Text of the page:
Referring to FIGS. 6c and 6d continued distortion increases the deviation of the arrow 40 from the optimum line of force 42. The increased deviation of the arrow 40 towards the annular body 30 shortens the arrow 40 to finger shoe 32 distance,thereby increasing the stiffness and corresponding resistance to arrow deviation the finger 28 by shortening the flex radius or hinge point 43. The further the arrow distorts and correspondingly deviates from the optimum line of force 42, the greaterthe resultant force applied by the finger 28 to urge the arrow back to the non-distorted position. The use of three resilient flexible supports provide the means necessary to independently react and compensate for any direction or magnitude of arrowdistortion.

A second embodiment of the invention is shown in FIG. 7, where the arrow support may be used for supporting a shorter arrow 40 in position. Presently, archers are shooting shorter and lighter arrow from a standard archery bow. Shooting ashorter arrow requires drawing the arrow past or behind the midpoint of the bow, a practice commonly referred to as an overdraw. One problem with an overdraw is that the forearm of the archer when the bow is pulled is now located in front of the arrowpoint. A misdirected arrow may then strike the archer's forearm. Applicant's device provides a rigid guard tube 44 mounted adjacent to the arrow support 10. An adjustable frame member 46 is mounted to the bow midpoint utilizing the previouslydescribed threaded insert. The adjustable frame member 46 allows the guard tube 44 to be secured to the bow, by an additional mounting bracket 48, thereby protecting the archer's forearm. The guard tube 44 may be made from clear plastic or othersuitable material and can be cut out or modified to extend past the midpoint and handle of the archery bow 12 thus protecting the archer's forearm and hand.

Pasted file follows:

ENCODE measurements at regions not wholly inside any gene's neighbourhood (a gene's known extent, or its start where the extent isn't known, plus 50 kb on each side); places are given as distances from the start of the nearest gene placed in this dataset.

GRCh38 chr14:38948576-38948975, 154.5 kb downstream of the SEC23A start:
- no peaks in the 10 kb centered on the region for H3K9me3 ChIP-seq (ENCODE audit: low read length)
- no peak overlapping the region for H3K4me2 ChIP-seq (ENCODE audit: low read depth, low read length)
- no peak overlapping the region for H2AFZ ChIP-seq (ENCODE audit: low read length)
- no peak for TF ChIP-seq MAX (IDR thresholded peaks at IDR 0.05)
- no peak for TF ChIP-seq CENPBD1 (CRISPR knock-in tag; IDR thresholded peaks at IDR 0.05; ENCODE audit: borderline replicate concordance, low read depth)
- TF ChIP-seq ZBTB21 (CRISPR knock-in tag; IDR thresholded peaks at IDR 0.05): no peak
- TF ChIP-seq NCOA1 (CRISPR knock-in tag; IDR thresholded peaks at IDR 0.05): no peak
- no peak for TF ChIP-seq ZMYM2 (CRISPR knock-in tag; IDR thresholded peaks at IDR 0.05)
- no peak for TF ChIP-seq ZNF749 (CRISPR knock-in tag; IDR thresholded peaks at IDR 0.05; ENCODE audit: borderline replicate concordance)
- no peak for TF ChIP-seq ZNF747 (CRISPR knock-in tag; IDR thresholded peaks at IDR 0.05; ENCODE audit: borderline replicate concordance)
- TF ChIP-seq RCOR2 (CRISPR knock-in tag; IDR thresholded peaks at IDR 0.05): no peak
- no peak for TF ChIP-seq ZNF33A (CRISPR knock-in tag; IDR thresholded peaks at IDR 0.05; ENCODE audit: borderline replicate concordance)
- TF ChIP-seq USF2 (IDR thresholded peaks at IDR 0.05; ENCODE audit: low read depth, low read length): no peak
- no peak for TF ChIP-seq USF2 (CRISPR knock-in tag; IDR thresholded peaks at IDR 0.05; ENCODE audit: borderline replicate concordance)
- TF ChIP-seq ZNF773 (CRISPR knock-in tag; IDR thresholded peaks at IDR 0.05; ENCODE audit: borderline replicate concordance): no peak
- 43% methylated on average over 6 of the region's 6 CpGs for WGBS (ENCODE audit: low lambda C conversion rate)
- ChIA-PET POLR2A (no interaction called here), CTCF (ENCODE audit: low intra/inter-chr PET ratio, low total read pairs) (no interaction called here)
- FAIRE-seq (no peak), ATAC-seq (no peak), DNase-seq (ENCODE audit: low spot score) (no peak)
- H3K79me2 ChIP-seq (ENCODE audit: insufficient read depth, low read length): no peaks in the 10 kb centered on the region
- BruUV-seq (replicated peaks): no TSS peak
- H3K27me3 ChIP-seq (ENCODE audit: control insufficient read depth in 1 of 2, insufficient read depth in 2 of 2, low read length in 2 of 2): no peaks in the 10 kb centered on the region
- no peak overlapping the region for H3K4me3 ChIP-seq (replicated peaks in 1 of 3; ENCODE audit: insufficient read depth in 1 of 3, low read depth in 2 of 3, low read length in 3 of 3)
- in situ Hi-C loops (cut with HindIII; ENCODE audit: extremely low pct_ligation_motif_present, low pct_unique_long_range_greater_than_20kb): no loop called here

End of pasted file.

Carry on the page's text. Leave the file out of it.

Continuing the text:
Although preferred embodiments of the invention have been illustrated and described in detail, it will be apparent that various changes may be made in the disclosed embodiment without departing from the scope or spirit of the invention. Moreover, the terms vertical, horizontal, upward and downward are used herein in a relative sense and do not suggest any given orientation of the mechanism described when placed in actual use.

* * * * *
 
 
  Recently Added Patents
Method of preparation for restoring tooth structure
Formulation for L-tryptophane comprising carbidopa/benserazide
Semiconductor-on-insulator device with asymmetric structure
Computer with RFID interrogator
Scheduled programmatic game content
Detection apparatus and method, image forming apparatus, and non-transitory computer readable medium
Light emitting device and illumination apparatus
  Randomly Featured Patents
Color liquid crystal display
Photolabile reagents for incorporation into oligonucleotide chains
Removable folding seat
Double rails golf cart
Loop polymers
Optical maser
Process and product for removing ice or snow from a traffic surface
Method of arbitrating type II/type III CPE's during SCWID
Mutant ilvH gene and method for producing L-valine
Plane switching mode liquid crystal display device having improved contrast ratio